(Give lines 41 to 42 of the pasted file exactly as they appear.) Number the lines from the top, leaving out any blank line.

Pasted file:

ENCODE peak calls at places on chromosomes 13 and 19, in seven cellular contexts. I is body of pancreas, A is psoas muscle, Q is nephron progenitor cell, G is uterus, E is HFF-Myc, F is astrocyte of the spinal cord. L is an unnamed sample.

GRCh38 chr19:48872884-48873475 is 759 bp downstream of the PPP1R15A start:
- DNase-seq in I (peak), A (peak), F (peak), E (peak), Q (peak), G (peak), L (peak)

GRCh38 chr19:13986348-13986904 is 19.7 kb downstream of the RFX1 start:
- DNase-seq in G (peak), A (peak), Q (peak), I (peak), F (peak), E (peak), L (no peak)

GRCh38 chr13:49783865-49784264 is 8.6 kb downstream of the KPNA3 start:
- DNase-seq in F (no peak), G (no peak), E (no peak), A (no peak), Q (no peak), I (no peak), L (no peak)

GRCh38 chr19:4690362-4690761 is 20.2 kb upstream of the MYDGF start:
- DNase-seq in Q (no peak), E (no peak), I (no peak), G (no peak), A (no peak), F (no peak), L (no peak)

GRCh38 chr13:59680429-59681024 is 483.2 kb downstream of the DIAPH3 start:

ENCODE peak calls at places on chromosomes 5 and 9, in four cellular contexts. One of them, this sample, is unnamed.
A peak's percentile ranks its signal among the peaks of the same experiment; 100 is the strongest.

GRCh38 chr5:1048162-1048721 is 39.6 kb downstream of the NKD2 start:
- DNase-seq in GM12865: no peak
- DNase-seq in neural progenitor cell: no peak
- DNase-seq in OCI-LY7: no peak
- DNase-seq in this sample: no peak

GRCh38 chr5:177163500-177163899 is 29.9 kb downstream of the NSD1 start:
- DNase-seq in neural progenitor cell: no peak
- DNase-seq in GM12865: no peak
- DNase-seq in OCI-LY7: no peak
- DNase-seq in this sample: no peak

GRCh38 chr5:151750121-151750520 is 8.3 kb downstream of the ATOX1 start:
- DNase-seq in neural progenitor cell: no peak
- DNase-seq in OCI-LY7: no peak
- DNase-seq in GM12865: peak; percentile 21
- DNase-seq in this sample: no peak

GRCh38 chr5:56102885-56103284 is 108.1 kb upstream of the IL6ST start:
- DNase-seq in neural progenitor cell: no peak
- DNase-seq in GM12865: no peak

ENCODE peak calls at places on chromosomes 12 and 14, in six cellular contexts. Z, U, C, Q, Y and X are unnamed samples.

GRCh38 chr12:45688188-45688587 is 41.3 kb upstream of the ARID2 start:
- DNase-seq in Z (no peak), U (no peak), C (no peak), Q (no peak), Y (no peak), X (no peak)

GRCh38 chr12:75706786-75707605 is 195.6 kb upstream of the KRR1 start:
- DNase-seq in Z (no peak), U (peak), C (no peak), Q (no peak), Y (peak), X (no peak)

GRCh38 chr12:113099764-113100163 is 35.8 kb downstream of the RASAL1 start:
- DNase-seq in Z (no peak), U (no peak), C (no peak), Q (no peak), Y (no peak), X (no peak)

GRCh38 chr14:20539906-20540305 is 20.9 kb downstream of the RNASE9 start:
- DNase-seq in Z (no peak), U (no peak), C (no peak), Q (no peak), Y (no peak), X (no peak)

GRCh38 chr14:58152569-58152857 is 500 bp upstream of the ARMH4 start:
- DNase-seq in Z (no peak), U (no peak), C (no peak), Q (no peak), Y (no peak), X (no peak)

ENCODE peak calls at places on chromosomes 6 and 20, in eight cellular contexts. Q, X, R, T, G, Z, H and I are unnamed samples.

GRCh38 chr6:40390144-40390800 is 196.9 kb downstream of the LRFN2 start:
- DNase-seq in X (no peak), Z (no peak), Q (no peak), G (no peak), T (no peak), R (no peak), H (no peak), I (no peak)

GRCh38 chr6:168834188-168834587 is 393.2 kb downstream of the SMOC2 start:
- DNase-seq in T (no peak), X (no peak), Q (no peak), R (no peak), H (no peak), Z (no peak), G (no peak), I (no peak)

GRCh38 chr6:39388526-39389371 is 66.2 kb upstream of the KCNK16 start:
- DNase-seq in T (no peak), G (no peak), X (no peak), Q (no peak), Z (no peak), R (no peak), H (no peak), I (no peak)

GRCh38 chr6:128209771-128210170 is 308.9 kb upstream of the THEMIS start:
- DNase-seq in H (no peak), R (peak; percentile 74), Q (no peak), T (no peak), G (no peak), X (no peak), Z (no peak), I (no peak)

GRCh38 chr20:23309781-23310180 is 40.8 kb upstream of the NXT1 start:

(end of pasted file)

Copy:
- DNase-seq in Z (no peak), U (no peak), C (no peak), Q (no peak), Y (no peak), X (no peak)

ENCODE peak calls at places on chromosomes 6 and 20, in eight cellular contexts. Q, X, R, T, G, Z, H and I are unnamed samples.